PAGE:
The Droll Imagines a World Without Theater on the Undermain Stage
Jenny Ledel, Justin Locklear and Katy Tye in The Droll.
Imagine a world in which the actors are the greatest rebels and theater is contraband. This is the world of Meg Miroshink’s new play, The Droll (Or, a Stage Play about the END of Theatre), which has its world premiere at Undermain Theatre Saturday.
Inspired by the Puritan Interregnum in 17th-century England, a period during which theaters were closed and actors performed short sketches called drolls, often illegally, to keep their craft alive, Miroshnik created a world that is somehow of the past and the future. She’s crafted a makeshift language for the play to be further disorienting; it’s not entirely Shakespearean and it’s not entirely modern. She’s hoping that the world of the play absorbs the audience.
“I was thinking about this not just as a period piece but sort of an archaic future mash up,” Miroshnik says. “I was also thinking about what it is like to be a kid and fall in love with theater now.”
The story revolves around a young boy named Nim, who catches an underground production of an illegal theatrical troupe and falls in love with theater against all odds. He works his way into their company, which is filled with archetypal characters from theater. There’s the lead actor, the company manager, the handsome younger man and the man who plays the female roles.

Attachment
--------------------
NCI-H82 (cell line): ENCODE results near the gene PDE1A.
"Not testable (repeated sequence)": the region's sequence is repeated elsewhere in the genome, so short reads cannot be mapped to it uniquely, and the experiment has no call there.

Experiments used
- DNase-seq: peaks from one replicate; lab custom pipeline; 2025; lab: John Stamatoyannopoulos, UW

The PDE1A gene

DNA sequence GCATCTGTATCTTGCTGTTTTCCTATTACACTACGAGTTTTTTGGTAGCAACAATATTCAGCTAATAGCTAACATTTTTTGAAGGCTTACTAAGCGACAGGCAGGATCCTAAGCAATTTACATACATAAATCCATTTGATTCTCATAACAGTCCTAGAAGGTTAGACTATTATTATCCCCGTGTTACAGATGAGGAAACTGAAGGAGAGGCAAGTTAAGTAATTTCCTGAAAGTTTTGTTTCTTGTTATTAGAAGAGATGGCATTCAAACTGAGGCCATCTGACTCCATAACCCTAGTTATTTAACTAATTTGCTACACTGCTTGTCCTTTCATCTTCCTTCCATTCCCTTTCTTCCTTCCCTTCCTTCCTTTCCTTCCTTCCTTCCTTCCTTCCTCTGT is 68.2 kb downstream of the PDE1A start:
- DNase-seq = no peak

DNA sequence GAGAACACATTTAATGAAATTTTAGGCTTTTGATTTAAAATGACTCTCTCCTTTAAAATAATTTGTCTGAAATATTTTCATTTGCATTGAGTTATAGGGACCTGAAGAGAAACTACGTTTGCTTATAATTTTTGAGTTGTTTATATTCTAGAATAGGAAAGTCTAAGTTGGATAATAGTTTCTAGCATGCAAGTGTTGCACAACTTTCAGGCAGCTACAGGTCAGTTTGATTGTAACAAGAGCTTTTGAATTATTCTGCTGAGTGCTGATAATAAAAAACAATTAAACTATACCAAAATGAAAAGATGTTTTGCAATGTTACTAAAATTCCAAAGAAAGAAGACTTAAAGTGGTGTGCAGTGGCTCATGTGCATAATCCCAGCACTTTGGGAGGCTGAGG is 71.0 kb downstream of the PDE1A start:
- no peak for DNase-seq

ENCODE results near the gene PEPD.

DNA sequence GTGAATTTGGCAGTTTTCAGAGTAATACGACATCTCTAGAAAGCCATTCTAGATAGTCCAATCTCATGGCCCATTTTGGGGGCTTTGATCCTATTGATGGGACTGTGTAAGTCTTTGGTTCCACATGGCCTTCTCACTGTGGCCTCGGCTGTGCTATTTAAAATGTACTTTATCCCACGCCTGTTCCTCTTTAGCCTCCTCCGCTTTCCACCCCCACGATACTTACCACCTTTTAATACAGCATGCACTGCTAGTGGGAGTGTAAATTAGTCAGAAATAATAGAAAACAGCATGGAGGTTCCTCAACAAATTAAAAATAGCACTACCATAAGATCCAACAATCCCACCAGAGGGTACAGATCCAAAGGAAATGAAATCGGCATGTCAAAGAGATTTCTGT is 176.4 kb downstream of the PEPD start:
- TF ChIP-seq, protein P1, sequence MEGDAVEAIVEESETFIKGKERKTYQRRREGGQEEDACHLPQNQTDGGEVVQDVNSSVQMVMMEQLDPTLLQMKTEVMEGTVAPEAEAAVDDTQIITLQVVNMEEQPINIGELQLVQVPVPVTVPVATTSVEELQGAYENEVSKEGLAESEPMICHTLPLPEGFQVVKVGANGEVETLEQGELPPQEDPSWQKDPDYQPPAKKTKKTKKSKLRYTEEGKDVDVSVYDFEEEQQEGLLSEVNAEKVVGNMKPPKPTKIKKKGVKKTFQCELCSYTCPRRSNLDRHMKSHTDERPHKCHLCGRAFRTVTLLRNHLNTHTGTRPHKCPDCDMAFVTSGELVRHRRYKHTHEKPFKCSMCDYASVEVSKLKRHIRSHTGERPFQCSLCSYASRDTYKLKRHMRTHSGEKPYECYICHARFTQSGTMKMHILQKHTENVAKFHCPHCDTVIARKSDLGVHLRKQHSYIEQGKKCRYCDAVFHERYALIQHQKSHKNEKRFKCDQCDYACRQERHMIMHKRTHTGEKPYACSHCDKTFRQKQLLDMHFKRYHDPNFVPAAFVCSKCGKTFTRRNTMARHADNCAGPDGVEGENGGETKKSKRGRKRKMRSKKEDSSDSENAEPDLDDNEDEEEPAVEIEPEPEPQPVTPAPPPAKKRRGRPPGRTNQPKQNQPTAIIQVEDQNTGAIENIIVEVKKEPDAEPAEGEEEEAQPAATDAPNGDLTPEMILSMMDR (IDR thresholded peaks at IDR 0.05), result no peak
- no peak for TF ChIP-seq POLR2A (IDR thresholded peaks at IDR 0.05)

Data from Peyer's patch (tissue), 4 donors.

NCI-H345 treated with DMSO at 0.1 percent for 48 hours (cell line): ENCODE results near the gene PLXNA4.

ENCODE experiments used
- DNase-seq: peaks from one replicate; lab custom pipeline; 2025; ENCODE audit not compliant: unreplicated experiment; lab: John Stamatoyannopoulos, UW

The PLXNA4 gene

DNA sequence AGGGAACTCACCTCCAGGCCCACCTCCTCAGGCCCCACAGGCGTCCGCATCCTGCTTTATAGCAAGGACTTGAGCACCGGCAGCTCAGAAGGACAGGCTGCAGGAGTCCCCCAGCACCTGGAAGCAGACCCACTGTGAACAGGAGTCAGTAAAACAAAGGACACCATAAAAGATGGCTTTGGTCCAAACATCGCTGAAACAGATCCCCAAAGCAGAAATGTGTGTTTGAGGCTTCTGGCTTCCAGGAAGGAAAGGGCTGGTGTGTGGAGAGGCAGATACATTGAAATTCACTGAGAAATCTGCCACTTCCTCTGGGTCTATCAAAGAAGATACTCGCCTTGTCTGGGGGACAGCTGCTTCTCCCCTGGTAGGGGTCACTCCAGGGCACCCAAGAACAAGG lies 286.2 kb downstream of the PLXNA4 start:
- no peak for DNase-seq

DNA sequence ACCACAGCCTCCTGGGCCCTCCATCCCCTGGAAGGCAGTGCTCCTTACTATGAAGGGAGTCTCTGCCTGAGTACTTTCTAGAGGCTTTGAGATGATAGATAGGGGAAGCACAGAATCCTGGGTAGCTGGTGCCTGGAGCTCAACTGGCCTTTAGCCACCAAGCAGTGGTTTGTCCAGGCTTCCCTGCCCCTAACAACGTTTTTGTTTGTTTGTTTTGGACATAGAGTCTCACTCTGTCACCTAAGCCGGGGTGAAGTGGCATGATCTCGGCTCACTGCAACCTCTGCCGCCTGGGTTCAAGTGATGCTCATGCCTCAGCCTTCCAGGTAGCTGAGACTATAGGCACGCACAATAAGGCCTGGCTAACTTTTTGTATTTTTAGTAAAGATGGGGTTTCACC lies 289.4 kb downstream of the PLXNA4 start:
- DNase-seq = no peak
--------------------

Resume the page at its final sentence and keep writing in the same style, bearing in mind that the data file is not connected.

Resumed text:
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“[Nim] becomes this hybrid of an entrepreneurial performer,” says Miroshnik. “For me it kind of resonates. A lot of what we see now are artists who are able to control their own destinies.”
Miroshnik’s work was on the Undermain stage last year with The Fairytale Lives of Russian Girls, a play that mashed up folklore with contemporary female characters. In both that show and this one, Miroshnik explores different types of community built through storytelling.
“Both plays are also about booming adults, or taking responsibility,” says Miroshnik. “In both plays the protagonists have to to do really bad things, and making peace with that?"
What's different, perhaps wildly, in The Droll is the constructed language. Miroshnik credits her time in Russia for making her hyper attentive to language. For this piece she invented a language that demands a deeper investment from the audience.
"When you connect to a story that you had to do a little bit of work for," she explains. "You’re a collaborator in that storytelling process. It's different than something you could have on while you do the laundry."
And though Russia has its own struggles with censorship, Miroshnik says she never fully experienced it. For her, the meaningful connection to the story is the question, "does theater have a future?"
"As someone who looks at the numbers of audience demographics and the percentage of Americans who have seen a play in the last year, the question of how can this form continue and how can it be vital is important," says Miroshnik. "That felt really urgent."
And in this play, the answer comes in the form of the young person falling in love with theater for the first time — at least that's how the story begins.
See The Droll (Or, a Stage Play about the END of Theatre) through October 17. Tickets start at $15. More at undermain.org.
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